How a Falafel Shop Became a Franchise Phenomenon

Within a year, Amsterdam Falafelshop was profitable, stunning their investors. The shop also earned accolades from critics and love from D.C. residents. (The restaurant is one of the highest rated Yelp brands in the city). Arianne describes their restaurant success secret as “a blend of ‘gourmet-ness’ with an upbeat Western European vibe.” She says, “We don’t have uniforms, the workers have to be locals, and everything has to be fresh. We don’t dumb down flavors for Americans. If we says it’s garlicky, it’s garlicky! There are many moving parts to make the magic.”
It’s important to the Bennetts that the falafel shops be part of the community. Their employees engage with customers. “They have sass,” says Arianne. “They’ll ask you ‘Do you really want to use a credit card and pay for that sandwich in two weeks?’” (The falafels run $5.95). They’ll also patiently explain to children (or their parents) what a falafel is and what each of the toppings tastes like.

The reward for the Bennetts is seeing regulars come in and bring their family from out of town. “We’re part of your life. We have a connection to our customers,” says Arianne. “We even had a marriage proposal at the cash register. That’s the payoff for us.”

Soon, people began asking for more Falafelshops, and the Bennetts considered what to do. “The options to grow as a restaurateur are limited to really two paths,” says Arianne. “One: You are the ‘owner’ of a bunch of restaurants. You are responsible for them daily and anything that comes up in them ...You can do this well for a geographic region, but as you grow larger, it becomes hard to maintain.

“Two: You franchise, and each owner pays attention to his region, giving it his all, because he owns it. He is deeply connected to it. And most importantly, our role is that of teacher, mentor and helper. We are the support system for the franchisee. We take great pleasure in making this possible in someone else’s life.”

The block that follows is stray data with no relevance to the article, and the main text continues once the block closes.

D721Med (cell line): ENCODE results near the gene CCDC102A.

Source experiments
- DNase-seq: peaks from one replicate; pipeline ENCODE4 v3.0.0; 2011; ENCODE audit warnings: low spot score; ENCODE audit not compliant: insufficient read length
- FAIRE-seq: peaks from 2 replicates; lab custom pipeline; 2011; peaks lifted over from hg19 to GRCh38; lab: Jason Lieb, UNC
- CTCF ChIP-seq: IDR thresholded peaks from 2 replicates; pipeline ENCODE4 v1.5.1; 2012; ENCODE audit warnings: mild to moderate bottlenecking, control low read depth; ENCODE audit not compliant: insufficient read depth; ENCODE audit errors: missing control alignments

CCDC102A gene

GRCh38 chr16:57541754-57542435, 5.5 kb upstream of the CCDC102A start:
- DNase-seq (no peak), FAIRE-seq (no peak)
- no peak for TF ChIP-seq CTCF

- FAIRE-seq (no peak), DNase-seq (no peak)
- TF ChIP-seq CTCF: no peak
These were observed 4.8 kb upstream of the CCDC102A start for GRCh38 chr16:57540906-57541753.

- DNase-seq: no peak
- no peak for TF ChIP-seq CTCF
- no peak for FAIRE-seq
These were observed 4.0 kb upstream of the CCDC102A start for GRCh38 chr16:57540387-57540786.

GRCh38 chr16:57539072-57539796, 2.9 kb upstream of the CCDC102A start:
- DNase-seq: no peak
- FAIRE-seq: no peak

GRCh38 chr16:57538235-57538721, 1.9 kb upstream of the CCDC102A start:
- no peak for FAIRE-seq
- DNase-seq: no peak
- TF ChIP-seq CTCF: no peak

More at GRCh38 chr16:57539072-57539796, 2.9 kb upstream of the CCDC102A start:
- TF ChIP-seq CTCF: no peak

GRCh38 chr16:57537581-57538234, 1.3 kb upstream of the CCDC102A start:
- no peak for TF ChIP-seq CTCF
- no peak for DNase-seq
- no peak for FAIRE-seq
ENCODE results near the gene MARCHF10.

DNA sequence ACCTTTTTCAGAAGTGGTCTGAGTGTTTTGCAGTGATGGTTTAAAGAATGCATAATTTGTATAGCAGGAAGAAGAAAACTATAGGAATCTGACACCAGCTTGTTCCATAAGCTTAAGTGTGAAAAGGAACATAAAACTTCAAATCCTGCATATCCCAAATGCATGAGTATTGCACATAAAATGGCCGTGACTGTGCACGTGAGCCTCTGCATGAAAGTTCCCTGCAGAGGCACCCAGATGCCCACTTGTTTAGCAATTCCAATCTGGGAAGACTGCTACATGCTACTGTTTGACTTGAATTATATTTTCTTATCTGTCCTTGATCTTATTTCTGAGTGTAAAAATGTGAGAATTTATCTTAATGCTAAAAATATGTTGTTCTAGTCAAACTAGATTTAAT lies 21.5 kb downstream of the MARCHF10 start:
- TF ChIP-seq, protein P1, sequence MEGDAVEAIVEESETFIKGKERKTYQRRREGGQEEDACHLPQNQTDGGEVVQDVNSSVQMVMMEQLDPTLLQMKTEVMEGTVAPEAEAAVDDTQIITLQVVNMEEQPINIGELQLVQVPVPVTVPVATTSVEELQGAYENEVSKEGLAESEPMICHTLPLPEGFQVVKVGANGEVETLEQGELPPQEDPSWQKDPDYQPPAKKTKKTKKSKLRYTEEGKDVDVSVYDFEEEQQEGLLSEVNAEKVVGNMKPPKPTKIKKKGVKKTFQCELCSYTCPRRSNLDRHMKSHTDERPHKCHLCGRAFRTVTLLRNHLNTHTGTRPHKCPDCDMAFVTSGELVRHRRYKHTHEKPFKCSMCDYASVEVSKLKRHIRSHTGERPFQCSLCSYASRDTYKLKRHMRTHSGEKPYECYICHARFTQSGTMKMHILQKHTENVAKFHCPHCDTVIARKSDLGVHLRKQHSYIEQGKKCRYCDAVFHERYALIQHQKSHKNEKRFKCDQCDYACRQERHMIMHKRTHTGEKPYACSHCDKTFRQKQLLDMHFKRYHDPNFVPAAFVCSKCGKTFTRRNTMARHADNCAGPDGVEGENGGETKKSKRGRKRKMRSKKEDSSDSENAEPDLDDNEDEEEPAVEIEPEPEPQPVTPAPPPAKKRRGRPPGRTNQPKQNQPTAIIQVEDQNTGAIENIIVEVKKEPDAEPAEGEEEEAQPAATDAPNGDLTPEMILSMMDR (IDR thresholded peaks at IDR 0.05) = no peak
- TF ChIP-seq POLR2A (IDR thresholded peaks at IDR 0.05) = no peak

How would they find people to carry on their very specific vision? Arianne says their interview process helps them get comfortable with candidates. “We are alert to key phrases, attitudes and perspectives on following a system’s plan, wanting to be a part of a larger organization that offers guidance, caring about our food product and total sensory experience in the shop, and yet not being afraid to be unique.” In addition to in-person meetings, Amsterdam Falafelshop’s franchise agreement ensures that franchisees respect their business model.

Two entrepreneurs signed on and opened shops in Boston and Annapolis, Md. Four more Washington-area shops and four more Boston-area shops are scheduled to open this year. In addition, the Bennetts just signed deals to open franchises in the Dallas/Fort Worth area and in Salt Lake City. With an investment between $385,000 and $495,000 — the amount it takes to open a new Falafelshop — the owner keeps the profits, and the Bennetts take a 5 percent royalty, which they, so far, have invested back into their business. 
Arianne and Scott are now focused on finding more of the right people who can open Falafelshops across the country. What comes after that? Amsterdam Falafelshop may go global. In March, the Bennetts are flying to Saudi Arabia to talk about opening a shop there. Arianne is also eyeing Schiphol, Amsterdam’s bustling International Airport as a possible franchise location. “We’d love to have a place there,” she says.

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